Often immediately following an incident, the safety manager receives a brief phone call “There’s been an accident.” Information is scarce and, in my experience, often wrong or more fairly inadequate. in OHS there will always be an assumption that an injury or death is work-related as that is our patch but people die every day and they can die anywhere, even in your workplace. Is this a workplace incident? Yes. Is it an occupational incident? not necessarily.
It is vital in those first moments of confusion and panic, not to jump to conclusions and rush out to the incident site. If it is your responsibility you will become involved but often, by asking a few simple questions, you are able to avoid this confusion and avoid worsening the situation by “butting in” where you are not needed.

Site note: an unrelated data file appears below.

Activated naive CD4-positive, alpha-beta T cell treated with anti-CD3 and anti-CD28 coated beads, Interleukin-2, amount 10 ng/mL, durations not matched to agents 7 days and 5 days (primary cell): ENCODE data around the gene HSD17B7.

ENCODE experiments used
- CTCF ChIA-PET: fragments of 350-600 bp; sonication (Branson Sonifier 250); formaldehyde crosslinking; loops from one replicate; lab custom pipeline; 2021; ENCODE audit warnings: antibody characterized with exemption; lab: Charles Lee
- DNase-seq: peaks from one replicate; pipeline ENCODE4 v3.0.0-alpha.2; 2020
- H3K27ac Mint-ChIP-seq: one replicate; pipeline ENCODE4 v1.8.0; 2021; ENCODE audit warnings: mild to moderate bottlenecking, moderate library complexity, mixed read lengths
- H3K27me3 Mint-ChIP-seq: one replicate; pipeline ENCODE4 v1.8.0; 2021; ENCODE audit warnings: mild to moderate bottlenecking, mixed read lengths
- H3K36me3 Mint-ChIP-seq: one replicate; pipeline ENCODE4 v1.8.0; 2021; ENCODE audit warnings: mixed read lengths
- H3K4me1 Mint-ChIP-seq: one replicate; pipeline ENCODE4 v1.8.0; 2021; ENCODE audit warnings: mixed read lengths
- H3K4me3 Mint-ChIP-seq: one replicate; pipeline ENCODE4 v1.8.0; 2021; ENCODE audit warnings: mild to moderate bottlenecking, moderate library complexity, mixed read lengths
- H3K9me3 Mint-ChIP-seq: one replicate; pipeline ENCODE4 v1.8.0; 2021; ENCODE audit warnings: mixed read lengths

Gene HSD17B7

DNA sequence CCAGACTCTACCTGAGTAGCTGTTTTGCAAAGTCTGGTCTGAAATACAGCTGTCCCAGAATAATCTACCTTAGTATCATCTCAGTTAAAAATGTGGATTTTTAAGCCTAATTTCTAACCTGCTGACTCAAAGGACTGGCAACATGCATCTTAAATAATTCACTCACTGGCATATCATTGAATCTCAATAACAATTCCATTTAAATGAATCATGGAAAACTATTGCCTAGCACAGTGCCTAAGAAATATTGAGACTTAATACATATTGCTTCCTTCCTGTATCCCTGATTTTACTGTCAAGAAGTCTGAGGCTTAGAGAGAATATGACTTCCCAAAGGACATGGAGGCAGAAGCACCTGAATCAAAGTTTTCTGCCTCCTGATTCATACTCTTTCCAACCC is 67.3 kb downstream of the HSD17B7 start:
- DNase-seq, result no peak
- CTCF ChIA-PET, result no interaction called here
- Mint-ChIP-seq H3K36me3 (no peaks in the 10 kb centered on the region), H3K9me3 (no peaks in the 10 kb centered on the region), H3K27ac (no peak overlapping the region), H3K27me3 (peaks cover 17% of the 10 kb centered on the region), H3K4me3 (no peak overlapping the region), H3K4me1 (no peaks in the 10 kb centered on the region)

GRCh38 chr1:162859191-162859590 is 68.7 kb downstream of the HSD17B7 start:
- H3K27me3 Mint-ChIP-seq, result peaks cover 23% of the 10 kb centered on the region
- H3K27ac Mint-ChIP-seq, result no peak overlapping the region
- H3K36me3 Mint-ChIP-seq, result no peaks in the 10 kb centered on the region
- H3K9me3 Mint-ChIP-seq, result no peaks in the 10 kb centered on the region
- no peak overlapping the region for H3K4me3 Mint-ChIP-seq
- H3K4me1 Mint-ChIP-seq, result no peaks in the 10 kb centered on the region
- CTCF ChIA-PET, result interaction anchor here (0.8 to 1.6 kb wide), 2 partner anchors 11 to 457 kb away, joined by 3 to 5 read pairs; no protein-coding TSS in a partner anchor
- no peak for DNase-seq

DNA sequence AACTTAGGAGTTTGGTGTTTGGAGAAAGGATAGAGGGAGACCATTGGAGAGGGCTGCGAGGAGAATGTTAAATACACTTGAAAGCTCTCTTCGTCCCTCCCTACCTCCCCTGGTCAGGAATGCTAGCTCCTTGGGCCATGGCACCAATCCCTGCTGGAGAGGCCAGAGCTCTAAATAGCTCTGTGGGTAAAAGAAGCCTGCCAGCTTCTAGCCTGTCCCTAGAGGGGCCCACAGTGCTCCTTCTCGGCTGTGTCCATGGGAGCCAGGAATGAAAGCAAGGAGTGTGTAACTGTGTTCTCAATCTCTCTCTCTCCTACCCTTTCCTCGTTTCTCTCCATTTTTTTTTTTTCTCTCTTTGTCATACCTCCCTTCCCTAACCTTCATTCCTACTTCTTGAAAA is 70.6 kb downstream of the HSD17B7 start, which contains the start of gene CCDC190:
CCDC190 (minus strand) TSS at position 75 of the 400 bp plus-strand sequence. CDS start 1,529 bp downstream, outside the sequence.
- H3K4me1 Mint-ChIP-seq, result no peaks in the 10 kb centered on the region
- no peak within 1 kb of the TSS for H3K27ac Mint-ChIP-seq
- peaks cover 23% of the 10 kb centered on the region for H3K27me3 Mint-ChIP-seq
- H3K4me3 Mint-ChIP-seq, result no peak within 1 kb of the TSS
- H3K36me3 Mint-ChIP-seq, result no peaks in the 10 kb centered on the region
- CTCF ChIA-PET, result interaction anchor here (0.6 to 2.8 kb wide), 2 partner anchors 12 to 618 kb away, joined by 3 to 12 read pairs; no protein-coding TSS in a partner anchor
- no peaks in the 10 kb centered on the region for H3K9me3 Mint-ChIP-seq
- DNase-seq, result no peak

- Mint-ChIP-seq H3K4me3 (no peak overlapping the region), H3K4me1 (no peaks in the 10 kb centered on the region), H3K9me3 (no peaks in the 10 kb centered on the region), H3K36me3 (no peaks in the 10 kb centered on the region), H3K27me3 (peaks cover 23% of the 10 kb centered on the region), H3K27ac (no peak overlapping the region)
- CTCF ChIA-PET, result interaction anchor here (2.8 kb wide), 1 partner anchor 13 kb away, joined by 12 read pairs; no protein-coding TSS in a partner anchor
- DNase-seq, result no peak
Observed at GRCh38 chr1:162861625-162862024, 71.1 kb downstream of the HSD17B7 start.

I was reminded of this when reading about a coronial inquest into two suicides that occurred at an Australian shooting range in October 2008. These two incidents occurred at a workplace but not from work-related activities. There may have been some workplace management issues that, in hindsight, relate to supervision or security but these are the type of issues that the Coroner will investigate.
The deaths are reportable to the OHS regulators as they occurred on a workplace but it is unlikely that the regulator will put a lot of resources into the investigation given the Police and Coroner are investigating.